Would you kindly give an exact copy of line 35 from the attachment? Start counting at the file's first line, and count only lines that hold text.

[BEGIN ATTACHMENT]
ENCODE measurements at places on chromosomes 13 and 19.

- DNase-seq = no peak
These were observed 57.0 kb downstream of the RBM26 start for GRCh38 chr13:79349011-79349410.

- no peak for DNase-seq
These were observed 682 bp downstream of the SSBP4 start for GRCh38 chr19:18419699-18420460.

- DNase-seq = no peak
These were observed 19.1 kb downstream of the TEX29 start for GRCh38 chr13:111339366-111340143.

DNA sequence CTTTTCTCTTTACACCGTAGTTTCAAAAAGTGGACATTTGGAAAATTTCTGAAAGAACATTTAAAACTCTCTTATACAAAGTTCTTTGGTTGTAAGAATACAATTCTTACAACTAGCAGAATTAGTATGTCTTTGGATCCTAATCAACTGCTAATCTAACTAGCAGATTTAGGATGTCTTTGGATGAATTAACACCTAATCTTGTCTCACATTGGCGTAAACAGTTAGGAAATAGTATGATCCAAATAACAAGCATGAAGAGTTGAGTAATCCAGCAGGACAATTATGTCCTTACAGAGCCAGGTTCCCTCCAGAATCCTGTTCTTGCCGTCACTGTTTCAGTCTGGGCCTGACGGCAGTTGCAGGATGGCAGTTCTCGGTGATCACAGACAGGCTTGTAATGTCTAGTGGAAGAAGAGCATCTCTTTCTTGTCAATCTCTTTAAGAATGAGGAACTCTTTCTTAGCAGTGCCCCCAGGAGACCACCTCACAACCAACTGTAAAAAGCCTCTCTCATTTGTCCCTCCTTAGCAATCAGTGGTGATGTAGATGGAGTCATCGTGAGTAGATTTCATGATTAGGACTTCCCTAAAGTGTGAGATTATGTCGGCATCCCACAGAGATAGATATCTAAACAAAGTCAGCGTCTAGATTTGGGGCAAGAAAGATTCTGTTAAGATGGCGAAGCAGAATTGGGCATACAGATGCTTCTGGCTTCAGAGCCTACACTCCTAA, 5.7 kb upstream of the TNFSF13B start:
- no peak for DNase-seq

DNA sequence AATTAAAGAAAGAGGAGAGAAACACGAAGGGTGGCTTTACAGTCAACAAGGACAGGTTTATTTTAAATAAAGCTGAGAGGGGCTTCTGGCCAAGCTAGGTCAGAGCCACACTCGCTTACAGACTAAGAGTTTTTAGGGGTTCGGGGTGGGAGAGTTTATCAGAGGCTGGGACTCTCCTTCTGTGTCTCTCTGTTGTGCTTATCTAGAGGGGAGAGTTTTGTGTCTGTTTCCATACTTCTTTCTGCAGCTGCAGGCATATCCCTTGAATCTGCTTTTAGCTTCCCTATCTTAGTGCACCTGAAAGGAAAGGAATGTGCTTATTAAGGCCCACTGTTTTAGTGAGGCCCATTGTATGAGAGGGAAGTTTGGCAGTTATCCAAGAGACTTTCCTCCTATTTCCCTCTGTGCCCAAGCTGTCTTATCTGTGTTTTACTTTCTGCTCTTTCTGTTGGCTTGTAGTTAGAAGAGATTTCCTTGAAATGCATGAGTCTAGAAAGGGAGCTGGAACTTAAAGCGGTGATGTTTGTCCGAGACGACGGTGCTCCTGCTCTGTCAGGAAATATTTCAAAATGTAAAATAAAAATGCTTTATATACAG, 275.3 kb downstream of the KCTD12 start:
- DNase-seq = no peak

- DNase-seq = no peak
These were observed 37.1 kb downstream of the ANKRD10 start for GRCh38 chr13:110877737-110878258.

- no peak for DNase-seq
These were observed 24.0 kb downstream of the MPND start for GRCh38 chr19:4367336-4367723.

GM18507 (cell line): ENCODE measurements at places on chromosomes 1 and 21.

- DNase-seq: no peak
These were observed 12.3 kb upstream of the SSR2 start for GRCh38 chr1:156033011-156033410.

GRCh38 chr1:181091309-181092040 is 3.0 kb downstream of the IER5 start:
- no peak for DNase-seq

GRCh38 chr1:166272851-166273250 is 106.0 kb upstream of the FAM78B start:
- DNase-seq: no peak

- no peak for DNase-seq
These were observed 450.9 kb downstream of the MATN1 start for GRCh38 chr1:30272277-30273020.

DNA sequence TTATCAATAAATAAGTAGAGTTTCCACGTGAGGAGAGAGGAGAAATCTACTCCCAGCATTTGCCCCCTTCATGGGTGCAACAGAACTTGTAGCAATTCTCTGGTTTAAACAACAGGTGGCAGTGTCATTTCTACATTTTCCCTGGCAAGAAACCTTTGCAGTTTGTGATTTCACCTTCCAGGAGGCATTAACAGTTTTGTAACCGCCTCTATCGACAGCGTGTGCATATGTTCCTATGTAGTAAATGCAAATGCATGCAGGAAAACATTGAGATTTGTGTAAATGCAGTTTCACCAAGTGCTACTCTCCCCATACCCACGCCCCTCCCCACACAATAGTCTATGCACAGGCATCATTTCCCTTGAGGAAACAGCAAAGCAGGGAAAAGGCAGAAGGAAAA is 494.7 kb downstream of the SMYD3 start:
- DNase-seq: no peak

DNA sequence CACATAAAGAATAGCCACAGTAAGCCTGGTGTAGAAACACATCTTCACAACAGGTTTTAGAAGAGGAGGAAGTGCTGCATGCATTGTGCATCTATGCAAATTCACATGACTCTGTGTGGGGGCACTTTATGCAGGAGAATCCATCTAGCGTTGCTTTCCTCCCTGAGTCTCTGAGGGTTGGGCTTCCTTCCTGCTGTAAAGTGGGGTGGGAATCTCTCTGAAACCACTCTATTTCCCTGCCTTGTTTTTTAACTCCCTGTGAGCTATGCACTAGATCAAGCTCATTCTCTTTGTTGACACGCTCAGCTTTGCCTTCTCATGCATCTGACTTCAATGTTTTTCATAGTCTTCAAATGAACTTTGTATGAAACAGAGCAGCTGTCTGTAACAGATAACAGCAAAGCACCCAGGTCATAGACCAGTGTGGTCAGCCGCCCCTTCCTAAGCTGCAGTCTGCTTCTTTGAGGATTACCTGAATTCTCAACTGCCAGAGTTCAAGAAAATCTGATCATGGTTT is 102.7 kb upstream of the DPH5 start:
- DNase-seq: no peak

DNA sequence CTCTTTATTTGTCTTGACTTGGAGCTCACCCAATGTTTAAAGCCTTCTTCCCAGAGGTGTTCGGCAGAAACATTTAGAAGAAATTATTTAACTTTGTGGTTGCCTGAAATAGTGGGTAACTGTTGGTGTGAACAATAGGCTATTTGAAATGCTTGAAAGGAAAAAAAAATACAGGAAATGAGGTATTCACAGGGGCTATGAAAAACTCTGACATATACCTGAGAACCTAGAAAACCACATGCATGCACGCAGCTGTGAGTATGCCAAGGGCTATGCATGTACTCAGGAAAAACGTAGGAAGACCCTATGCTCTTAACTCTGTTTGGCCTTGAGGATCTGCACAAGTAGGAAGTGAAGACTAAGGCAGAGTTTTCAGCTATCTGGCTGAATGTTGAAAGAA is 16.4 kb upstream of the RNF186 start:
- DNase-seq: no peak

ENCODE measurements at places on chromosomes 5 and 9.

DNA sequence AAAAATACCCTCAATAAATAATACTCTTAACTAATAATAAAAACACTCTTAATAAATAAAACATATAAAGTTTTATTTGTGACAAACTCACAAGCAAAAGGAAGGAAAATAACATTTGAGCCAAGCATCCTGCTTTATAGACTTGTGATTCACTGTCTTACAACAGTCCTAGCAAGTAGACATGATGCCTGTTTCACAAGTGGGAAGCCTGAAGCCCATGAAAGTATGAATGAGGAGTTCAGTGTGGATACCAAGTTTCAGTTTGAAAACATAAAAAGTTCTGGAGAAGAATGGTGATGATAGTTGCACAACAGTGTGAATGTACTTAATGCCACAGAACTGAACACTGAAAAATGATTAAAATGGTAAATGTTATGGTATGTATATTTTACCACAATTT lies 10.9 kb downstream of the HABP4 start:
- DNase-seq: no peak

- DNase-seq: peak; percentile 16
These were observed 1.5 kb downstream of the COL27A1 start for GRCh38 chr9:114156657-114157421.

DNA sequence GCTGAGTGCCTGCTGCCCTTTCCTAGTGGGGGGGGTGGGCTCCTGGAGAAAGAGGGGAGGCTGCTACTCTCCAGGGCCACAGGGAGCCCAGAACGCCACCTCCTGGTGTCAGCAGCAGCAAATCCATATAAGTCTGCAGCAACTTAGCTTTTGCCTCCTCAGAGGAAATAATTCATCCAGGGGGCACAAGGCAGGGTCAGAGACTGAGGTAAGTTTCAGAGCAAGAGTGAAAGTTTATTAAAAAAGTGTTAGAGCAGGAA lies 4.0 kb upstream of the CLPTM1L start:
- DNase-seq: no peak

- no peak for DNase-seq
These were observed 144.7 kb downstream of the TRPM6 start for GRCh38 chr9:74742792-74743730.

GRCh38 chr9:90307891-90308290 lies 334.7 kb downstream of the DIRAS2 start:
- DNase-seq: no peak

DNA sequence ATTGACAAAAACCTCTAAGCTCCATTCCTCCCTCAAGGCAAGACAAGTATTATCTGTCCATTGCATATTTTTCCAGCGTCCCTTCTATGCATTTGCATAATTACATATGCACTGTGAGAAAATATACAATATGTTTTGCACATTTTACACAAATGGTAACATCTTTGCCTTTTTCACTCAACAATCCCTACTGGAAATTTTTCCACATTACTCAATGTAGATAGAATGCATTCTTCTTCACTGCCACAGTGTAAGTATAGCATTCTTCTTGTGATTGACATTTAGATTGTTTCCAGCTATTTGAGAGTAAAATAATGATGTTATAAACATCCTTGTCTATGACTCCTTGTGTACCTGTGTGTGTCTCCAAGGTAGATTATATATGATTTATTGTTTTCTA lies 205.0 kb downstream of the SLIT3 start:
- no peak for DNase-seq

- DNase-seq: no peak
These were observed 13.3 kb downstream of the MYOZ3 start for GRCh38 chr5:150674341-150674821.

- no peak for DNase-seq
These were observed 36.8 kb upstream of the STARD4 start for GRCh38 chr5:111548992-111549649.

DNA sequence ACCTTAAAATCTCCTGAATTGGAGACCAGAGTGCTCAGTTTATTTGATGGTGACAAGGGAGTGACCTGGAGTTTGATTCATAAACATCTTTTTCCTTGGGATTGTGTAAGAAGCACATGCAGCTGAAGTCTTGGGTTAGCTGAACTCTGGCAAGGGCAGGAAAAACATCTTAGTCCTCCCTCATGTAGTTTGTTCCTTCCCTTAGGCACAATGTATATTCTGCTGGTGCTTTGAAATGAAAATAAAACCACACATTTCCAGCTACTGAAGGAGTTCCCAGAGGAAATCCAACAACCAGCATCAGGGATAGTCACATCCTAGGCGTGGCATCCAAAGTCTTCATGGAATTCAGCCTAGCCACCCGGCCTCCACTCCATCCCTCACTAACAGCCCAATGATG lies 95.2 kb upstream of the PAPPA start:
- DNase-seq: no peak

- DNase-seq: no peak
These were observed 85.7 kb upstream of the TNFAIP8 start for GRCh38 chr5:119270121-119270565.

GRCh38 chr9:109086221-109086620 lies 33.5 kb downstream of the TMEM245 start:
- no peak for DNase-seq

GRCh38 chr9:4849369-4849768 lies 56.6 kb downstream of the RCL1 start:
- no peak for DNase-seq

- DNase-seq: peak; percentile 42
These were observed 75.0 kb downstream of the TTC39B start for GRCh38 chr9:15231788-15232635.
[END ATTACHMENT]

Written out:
These were observed 1.5 kb downstream of the COL27A1 start for GRCh38 chr9:114156657-114157421.